I have a Fluke 115 multimeter available that I'm hoping has capabilities to register (even with low fidelity) any MIDI signals flowing out of a handful of devices. There's an old keyboard that I'm testing out which has the standard MIDI IN/OUT ports on the back and so far the IN port I can verify is working because sending MIDI through my laptop over a USB to MIDI cable can trigger the notes to be played on the keyboard's speakers using the MidiOx utility. However the opposite direction is not operating and I'm hoping to test that port for some basics with a multimeter.

I'm starting from scratch here and need to learn the pins and "electrical specifications" of MIDI. I don't need a full resolution oscilloscope to see the fine grained signals for each note, I'm just hoping for a basic test using something like the Hz setting on my multimeter. Looks like the Fluke unit tops out at 50 kHz so I'm hoping an aliased signal still can be captured on the multimeter that I can reliably trigger for certain keys that would indicate something is at least working. I might be out of luck there given that the wiki article states that

MIDI messages are made up of 8-bit words (commonly called bytes) that are transmitted serially at a rate of 31.25 kbit/s. This rate was chosen because it is an exact division of 1 MHz, the speed at which many early microprocessors operated.

Am I understanding things properly that pins 4 and 5 would be the ones to target? Anyone have any advice which keys to choose and if it would even matter.

Fluke 115 Hz Function Specifications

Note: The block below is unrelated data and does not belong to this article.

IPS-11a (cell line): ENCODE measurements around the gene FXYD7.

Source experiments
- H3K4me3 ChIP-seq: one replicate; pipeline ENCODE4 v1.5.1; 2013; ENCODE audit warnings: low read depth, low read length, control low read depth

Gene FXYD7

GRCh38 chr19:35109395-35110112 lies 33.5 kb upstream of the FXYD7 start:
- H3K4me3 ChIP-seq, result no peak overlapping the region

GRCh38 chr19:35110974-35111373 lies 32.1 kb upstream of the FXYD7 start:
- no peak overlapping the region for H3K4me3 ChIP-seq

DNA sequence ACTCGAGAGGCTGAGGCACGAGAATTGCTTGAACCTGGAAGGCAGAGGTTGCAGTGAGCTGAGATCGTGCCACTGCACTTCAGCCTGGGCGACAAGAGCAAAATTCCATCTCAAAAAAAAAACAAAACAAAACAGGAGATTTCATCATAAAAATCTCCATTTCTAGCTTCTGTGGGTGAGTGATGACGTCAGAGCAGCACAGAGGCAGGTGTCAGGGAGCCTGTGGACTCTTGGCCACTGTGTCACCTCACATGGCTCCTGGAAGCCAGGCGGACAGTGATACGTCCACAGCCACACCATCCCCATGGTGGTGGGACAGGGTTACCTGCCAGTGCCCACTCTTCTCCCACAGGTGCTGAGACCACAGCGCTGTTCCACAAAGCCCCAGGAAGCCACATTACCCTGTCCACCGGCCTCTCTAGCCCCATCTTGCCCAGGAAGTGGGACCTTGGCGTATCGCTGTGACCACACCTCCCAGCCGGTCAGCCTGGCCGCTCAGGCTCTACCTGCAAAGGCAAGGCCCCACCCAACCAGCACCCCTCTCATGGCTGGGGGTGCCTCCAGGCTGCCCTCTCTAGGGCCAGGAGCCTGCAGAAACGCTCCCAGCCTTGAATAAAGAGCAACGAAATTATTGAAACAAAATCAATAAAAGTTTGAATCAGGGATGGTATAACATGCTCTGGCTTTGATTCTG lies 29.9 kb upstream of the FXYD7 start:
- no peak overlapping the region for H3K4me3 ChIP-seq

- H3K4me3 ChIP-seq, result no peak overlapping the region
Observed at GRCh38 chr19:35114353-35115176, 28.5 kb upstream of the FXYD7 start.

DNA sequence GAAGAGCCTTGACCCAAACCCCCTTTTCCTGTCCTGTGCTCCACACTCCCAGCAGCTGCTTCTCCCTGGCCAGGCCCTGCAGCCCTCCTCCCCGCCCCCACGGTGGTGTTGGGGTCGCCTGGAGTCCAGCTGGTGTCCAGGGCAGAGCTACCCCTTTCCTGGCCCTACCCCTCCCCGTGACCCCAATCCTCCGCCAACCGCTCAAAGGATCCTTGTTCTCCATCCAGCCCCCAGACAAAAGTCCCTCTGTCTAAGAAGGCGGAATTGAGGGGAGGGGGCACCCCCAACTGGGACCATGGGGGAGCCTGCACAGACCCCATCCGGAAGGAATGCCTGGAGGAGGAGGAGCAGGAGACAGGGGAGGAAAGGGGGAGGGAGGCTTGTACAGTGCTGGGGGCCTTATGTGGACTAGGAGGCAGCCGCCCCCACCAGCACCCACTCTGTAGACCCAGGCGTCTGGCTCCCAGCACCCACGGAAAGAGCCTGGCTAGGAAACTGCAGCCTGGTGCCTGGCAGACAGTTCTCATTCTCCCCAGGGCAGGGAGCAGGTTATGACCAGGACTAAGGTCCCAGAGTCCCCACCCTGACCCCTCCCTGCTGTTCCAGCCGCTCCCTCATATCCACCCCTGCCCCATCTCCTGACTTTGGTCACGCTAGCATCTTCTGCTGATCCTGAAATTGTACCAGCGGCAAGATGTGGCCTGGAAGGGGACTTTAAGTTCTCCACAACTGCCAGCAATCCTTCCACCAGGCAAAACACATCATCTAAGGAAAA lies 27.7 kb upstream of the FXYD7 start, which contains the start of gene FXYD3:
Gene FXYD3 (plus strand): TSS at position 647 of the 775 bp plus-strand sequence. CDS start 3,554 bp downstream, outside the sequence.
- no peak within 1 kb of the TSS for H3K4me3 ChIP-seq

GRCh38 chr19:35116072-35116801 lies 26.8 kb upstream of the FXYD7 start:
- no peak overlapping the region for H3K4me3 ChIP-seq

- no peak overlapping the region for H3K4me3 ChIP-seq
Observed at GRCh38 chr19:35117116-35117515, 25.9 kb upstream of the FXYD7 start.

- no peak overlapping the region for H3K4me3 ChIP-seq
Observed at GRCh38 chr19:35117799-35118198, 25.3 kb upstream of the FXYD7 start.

2 Answers 2


MIDI is unipolar NRZ serial over twisted pair, (at 50,000 baud I think) the serial signal drives a optocoupler in the receiver so the voltage is in the 1 to 5V range somewhere and the DC impedance ballpark 200 ohms.

set your meter to AC millivolts or DC volts and look for fluctuations or connect a high-efficiency visible LED and look for blinks

  • 1
    \$\begingroup\$ That LED was a real winner, I'll post an answer with a video showing that trick in action. Never occurred to me to bust out an LED for this purpose. \$\endgroup\$
    – jxramos
    Dec 28, 2017 at 19:36
  • \$\begingroup\$ Would be nice to see a schematic and what components you used when you connected the LED. I'm trying to fix a broken MIDI out on a synth, and it would be great to be able to test it without connecting it to the computer. \$\endgroup\$ Mar 29, 2021 at 15:55

MIDI uses a 5 mA current loop through pins 4 and 5. Many MIDI outputs implement this with an open-collector driver, and there is no current flowing when idle, so it is likely that you will not be able to measure any specific voltage difference between the bare pins. The mose reliable way to measure the output signal is to connect a 470 Ω resistor between these pins, and measure the voltage drop over it (or the current through it).

While MIDI itself uses a rate of 31250 baud, it is unlikely that the keyboard is able to send messages fast enough for that to be detectable (unless it has a bulk dump function). Your best bet is to use your multimeter's Hz V function, and to whack any key as fast as possible (both key press and key release will generate a message).


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